Suitable dispersants are illustrated by the following: saturated and unsaturated fatty acids (such as stearic acid and oleic acid) and derivations thereof (such as sorbitan mono-oleate), sulfonic acids (such as mahogany or petroleum derived sulfonic acids and synthetic sulfonic acids), naphthenic acids, oxyalkylated fatty amines, alkylphenols, sulfurized alkylphenols, oxyalkylated alkylphenols, etc.

In this invention the preferable dispersing agent is an organic carboxylic acid or sulfonic acid or any mixture thereof which reacts with a calcium or magnesium compound to form a salt or other complex. The calcium or magnesium salt or complex of such acid moiety is formed by the reaction of an equivalent of basic calcium or magnesium moiety (such as, for example, calcium or magnesium oxide, calcium or magnesium hydroxide, calcium or magnesium carbonate, or any mixtures thereof) with a corresponding equivalent of acid moiety.

The reaction is carried out as follows. Since the decomposition temperature of Ca acetate is above 160 C., the reactant mixture is heated above this temperature. The decomposition products such as acetone are removed from the reaction by their volatility. In practice, temperatures of about 160 C. to 450 C. or higher are employed, such as from about 200 C. to 400 C., but preferably from about 250 C. to 400 C.

The particle size of the resulting CaCO3 so formed in general should be of a size which is stable and fluid. In practice, the particle size is no greater than about 5 microns, such as no greater than about 2 microns, but preferably no greater than about one micron.

The concentration of the CaCO3 so formed and dispersed in the non-volatile process fluid should be no greater than that concentration which maintains suitable fluidity. In general, the final concentration based on non-volatile fluid and other materials is from about 1% to 20% when calculated as percent calcium, such as from about 1.5% to 15%, but preferably from about 2% to 10%.

The following examples are presented for purposes of illustration and not of limitation.

EXAMPLE 1

To a reactor are charged 12.0 grams naphthenic acids at 365 equivalent weight, 250 grams hydrocarbon oil and 1.21 grams calcium hydroxide. The contents are stirred and heated to about 250 C. at which temperature the water of calcium naphthenate formation is removed. The reactor contents are then heated to 355 C. An aqueous solution of calcium acetate containing 28.9 grams calcium acetate monohydrate is added slowly while maintaining the reactor temperature at 355-370 C. During the addition some of the hydrocarbon oil distills out but is returned as an upper layer from the water-oil separator. After all of the aqueous calcium acetate has been added, the reactor contents are heated to 385 C. at which temperature no more water is removed. The weight of the reaction product is 274.3 grams. The amount of insoluble matter is 0.05% as determined by centrifugation for 2 hours. The calcium analysis of the product 2.78% which calculates to a 1060% overbasing value.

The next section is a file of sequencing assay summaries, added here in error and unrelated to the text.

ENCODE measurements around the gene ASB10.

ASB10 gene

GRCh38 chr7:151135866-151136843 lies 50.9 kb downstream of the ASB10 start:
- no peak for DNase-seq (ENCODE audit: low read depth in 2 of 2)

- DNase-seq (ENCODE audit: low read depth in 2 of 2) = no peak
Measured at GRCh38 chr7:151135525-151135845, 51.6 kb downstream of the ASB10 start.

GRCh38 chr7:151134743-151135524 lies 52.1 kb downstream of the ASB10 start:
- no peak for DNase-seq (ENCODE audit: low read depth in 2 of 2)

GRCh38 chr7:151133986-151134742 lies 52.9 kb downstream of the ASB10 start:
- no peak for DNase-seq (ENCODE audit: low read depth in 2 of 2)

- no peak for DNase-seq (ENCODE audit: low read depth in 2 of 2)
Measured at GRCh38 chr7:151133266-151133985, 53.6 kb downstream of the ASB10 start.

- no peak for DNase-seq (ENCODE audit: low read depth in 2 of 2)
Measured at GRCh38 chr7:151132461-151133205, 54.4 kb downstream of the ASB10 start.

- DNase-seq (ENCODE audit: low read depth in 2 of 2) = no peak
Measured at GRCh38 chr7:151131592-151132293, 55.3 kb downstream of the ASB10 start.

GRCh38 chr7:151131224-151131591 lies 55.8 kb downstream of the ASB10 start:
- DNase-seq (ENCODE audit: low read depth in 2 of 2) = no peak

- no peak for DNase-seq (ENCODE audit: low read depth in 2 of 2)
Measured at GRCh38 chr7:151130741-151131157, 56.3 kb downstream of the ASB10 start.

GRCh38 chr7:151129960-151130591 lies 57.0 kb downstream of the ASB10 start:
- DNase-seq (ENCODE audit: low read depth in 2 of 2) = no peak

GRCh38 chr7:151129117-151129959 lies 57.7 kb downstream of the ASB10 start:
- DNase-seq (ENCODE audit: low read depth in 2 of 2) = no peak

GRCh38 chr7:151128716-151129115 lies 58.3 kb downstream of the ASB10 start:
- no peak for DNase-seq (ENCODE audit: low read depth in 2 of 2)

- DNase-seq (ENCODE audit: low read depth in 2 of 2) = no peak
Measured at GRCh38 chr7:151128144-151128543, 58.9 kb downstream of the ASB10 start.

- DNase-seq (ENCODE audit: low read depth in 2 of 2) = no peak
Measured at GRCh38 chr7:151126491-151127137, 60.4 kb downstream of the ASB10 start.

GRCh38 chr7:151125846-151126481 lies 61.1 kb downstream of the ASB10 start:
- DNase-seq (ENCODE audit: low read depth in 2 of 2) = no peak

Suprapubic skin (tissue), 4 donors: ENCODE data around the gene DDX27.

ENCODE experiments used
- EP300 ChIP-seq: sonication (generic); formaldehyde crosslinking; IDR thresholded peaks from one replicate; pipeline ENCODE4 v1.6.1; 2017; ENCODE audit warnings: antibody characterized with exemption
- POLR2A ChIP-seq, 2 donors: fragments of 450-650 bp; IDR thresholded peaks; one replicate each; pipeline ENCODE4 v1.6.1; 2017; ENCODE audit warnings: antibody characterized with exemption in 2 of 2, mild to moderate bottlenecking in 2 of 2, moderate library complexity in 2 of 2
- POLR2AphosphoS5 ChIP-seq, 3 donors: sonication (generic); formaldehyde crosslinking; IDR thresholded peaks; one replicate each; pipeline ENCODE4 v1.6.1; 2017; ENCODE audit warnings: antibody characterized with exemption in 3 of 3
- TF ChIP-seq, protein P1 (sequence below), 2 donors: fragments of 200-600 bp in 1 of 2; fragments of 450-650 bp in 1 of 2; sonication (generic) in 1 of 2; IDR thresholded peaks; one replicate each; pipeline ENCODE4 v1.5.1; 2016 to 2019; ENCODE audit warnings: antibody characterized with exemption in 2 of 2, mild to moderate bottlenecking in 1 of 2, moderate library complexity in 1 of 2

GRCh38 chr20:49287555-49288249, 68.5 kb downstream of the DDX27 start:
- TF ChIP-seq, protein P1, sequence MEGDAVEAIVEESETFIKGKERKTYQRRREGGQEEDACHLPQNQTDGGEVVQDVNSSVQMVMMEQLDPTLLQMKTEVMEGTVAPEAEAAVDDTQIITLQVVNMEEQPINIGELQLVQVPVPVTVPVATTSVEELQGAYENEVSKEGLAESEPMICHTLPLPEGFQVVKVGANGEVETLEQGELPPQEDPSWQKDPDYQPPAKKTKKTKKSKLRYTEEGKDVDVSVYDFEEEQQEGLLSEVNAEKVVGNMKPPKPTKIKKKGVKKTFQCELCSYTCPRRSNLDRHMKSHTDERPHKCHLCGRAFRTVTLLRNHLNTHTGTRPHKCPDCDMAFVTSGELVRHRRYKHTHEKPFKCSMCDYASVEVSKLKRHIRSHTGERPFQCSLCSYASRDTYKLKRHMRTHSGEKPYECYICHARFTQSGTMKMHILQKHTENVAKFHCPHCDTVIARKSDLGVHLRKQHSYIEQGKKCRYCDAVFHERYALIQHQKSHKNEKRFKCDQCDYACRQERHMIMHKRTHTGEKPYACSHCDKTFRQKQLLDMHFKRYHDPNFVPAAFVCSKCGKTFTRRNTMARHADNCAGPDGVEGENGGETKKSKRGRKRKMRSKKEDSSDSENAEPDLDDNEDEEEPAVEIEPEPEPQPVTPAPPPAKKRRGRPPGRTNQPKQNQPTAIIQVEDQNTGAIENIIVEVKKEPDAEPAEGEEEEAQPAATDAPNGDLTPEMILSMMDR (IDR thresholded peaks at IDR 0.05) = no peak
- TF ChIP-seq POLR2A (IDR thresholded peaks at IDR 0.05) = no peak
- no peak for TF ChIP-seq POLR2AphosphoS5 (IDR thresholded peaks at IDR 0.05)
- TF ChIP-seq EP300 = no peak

EXAMPLE 2

Magnesium hydroxide (0.96 grams) is substituted for the calcium hydroxide of example 1 in order to form a magnesium naphthenate dispersant. The amount of a calcium alkalinity in the product is calculated at more than 1000% overbasing value.

The compositions of this invention have a wide variety of uses. The following are illustrative:

1. As a combination anti-corrosion and acidic neutralization additive for lubricating oils and greases.

2. As a combination anti-corrosion and acidic neutralization additive during the combustion of fuels such as residual fuel, pulverized sulfur-containing coal, or mixtures thereof.

USE AS ADDITIVES FOR AUTOMOTIVE AND INDUSTRIAL LUBRICANTS

A chemical additive in the usual sense refers to a material which enhances a desirable property while eliminating or minimizing one or more undesirable ones. Since about 1930 the commercial application of chemical additives to lubricating oils has kept pace with the increasing demands of modern machinery, such as automotive engines, high-speed machinery, high-pressure hydraulic control systems, etc. The literature and patent art are replete with examples of such additives which in general improve the lubrication performance for the machinery while minimizing the frequency of maintenance.

For combating the severe rust conditions which may be encountered during shipping of machinery or in long storage or exposure to out-door weather, sodium and calcium sulfonate additives are commonly used.